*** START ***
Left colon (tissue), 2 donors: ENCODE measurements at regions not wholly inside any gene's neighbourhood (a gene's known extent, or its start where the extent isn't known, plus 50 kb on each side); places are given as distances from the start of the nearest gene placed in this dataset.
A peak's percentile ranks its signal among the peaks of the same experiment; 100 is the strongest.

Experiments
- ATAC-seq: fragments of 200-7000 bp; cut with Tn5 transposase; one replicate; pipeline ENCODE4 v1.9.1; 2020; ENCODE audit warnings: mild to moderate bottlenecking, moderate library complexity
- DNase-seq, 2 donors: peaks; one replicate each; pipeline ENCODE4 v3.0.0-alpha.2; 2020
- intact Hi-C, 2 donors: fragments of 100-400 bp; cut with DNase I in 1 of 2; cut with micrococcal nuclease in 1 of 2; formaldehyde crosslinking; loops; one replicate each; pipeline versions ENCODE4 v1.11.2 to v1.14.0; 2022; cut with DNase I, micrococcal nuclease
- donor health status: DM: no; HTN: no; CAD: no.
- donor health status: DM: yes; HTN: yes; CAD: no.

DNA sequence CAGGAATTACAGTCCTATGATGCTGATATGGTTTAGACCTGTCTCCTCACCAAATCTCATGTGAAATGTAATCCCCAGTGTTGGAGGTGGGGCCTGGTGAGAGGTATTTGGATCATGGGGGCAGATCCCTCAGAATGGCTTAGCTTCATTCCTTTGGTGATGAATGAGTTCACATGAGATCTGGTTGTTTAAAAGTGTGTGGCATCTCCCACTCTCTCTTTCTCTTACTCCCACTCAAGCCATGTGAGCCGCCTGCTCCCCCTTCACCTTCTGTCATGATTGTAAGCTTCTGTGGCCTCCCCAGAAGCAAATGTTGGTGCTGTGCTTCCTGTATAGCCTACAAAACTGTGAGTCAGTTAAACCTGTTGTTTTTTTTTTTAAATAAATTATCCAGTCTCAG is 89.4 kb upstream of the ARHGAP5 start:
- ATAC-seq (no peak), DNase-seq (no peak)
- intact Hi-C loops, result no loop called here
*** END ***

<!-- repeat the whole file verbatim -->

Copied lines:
Left colon (tissue), 2 donors: ENCODE measurements at regions not wholly inside any gene's neighbourhood (a gene's known extent, or its start where the extent isn't known, plus 50 kb on each side); places are given as distances from the start of the nearest gene placed in this dataset.
A peak's percentile ranks its signal among the peaks of the same experiment; 100 is the strongest.

Experiments
- ATAC-seq: fragments of 200-7000 bp; cut with Tn5 transposase; one replicate; pipeline ENCODE4 v1.9.1; 2020; ENCODE audit warnings: mild to moderate bottlenecking, moderate library complexity
- DNase-seq, 2 donors: peaks; one replicate each; pipeline ENCODE4 v3.0.0-alpha.2; 2020
- intact Hi-C, 2 donors: fragments of 100-400 bp; cut with DNase I in 1 of 2; cut with micrococcal nuclease in 1 of 2; formaldehyde crosslinking; loops; one replicate each; pipeline versions ENCODE4 v1.11.2 to v1.14.0; 2022; cut with DNase I, micrococcal nuclease
- donor health status: DM: no; HTN: no; CAD: no.
- donor health status: DM: yes; HTN: yes; CAD: no.

DNA sequence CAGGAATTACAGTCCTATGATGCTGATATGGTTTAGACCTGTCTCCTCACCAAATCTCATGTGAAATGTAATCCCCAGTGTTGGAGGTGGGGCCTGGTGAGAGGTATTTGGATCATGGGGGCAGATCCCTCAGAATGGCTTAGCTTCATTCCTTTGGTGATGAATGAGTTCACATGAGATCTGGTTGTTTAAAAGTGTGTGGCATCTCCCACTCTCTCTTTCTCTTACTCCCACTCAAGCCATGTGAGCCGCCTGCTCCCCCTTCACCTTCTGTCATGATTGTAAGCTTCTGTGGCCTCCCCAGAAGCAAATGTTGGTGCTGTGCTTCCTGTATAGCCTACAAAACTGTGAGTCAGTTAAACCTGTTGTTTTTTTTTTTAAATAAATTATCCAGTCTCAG is 89.4 kb upstream of the ARHGAP5 start:
- ATAC-seq (no peak), DNase-seq (no peak)
- intact Hi-C loops, result no loop called here